This story was written by Keith Dawson for the Media Unspun email newsletter and is Copyright 2002 by Keith Dawson.
M E D I A   U N S P U N
Goodwill Hurting

AOL's annual report is out, and the media giant is likely to report one of the biggest quarterly losses in corporate history due to a writedown of $54 billion -- a figure comparable to the "gross national incomes" of countries like New Zealand and Hungary, Reuters helpfully pointed out.

Wall Street yawned. The Washington Post reminded us that the "paper figure" has "no bearing on the company's cash flow or day-to-day operations." "This is less than a nonevent," the paper quoted a Bear, Stearns & Co. analyst. Last January AOL had said it expected to write off between $40 billion and $60 billion in "goodwill" for its purchase of Time Warner over two years ago. Hey, ten billion here, ten billion there, pretty soon it adds up to real money.

The Post gave a succinct definition of this less-than-obvious accounting term: "Goodwill represents how much a deal's purchase price exceeds the book value of the acquired company's assets." Companies used to be able to depreciate goodwill over 40 years, but new accounting rules went into effect in January that require goodwill to be adjusted every year.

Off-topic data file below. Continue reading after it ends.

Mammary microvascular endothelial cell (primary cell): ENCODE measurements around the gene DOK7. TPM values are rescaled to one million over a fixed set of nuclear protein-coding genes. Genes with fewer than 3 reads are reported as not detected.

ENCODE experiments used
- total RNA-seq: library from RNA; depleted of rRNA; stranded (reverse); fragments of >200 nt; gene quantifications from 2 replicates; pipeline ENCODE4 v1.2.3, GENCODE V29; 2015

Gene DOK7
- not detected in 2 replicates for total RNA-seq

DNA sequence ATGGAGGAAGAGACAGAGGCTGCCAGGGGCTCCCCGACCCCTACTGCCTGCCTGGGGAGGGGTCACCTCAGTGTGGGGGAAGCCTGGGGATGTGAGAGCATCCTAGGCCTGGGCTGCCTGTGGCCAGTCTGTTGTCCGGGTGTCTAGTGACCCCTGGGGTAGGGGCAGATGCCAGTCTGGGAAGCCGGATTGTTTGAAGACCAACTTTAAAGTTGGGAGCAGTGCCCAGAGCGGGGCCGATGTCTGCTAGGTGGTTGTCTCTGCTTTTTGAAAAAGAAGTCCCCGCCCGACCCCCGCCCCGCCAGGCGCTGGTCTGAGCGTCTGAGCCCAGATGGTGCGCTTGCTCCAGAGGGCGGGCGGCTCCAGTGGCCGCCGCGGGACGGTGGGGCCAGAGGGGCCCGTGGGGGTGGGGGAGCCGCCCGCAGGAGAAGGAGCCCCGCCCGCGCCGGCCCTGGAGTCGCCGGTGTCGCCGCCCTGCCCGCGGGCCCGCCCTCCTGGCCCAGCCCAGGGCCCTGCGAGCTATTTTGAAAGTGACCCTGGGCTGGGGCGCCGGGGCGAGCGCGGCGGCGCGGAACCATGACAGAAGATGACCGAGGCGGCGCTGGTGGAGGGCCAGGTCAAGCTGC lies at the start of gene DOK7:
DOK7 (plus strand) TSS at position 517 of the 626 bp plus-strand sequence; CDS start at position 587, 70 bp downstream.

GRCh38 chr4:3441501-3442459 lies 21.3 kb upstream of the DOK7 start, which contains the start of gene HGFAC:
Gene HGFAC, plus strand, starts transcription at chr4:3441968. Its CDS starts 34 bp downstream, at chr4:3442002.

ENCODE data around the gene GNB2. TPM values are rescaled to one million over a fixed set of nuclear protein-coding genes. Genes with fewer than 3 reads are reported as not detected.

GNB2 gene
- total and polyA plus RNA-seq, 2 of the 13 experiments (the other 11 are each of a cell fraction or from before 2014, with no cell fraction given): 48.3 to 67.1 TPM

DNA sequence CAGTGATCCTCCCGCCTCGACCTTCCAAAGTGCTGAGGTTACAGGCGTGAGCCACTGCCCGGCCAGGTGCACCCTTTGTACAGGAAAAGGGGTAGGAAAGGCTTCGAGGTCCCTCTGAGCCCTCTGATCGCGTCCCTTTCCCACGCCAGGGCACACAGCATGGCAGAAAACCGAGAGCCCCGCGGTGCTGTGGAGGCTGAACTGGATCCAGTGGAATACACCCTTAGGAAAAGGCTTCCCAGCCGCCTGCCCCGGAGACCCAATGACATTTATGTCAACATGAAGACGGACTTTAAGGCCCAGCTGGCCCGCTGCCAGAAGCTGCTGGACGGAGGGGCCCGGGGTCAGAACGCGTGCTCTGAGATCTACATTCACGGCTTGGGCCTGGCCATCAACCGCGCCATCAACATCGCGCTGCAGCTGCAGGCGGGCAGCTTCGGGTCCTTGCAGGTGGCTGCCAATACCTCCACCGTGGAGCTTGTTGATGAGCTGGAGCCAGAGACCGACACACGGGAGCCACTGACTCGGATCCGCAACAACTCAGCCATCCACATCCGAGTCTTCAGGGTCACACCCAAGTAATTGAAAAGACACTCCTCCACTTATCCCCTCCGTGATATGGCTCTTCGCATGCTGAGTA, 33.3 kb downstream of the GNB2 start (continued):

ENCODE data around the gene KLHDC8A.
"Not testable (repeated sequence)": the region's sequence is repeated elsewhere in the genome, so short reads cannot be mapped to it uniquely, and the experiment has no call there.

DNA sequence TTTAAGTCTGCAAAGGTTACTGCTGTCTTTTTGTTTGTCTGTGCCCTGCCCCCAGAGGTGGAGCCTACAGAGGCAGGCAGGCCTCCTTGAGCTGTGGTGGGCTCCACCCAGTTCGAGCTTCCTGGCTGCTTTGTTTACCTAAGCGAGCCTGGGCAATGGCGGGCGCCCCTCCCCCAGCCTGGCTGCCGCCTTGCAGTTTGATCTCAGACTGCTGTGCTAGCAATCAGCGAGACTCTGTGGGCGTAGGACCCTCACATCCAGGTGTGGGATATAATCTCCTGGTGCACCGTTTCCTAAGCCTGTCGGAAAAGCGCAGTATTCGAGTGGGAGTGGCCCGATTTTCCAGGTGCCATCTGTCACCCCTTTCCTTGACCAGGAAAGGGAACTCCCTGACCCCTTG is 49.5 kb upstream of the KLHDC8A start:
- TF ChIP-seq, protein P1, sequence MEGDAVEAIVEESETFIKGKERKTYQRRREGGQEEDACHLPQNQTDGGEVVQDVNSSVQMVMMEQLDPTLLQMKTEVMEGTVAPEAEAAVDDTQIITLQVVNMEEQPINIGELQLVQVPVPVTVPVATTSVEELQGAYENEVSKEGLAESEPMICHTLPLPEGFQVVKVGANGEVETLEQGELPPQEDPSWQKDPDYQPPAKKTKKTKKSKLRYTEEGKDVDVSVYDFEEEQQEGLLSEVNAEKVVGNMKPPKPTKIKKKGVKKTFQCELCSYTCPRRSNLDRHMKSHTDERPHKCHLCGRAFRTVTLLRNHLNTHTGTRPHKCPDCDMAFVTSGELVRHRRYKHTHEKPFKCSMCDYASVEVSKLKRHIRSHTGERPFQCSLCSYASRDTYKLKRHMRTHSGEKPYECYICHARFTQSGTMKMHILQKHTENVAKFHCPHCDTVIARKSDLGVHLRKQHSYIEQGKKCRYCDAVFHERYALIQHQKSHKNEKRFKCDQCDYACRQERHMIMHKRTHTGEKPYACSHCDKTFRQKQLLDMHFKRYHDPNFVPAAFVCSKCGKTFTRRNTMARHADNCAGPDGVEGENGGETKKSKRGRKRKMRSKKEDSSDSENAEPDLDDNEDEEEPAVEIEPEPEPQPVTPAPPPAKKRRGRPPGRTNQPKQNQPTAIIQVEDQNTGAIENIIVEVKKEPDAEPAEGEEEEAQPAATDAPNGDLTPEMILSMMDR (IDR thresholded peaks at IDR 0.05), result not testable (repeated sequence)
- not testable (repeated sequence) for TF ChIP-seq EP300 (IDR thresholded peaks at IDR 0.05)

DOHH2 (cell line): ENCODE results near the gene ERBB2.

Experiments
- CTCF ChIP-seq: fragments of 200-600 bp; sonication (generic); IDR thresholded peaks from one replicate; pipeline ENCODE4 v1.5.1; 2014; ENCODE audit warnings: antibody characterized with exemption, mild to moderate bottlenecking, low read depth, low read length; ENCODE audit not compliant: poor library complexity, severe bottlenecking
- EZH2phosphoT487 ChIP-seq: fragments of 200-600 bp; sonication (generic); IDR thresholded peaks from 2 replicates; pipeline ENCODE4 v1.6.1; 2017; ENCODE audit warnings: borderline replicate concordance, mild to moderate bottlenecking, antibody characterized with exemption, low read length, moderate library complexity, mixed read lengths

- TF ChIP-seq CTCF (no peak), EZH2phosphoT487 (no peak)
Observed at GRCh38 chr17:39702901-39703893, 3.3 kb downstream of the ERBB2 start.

MarketWatch ran a helpful sidebar on the meaning of goodwill for investors, quoting several analysts who said the new rule provides a clearer picture of a company's financial health for investors. A PricewaterhouseCoopers accountant opined, "Investors ought to be looking at write-offs and asking questions as to why ... Companies are going to do a better assessment of acquisitions than they've done in the past."

So does this mean that analysts will take a harder look at inflated acquisition prices? Dream on. The Post quoted a First Albany Corp. analyst who recently upgraded AOL's stock to "strong buy," because he expects the company's revenues and earnings to be flat in the next quarter. So maybe goodwill doesn't hurt after all. - Keith Dawson

AOL Time Warner Has Charge of $54 Billion

AOL to take $54 billion quarterly charge (Reuters)

AOL sees record $54 billion charge
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No more goodwill games
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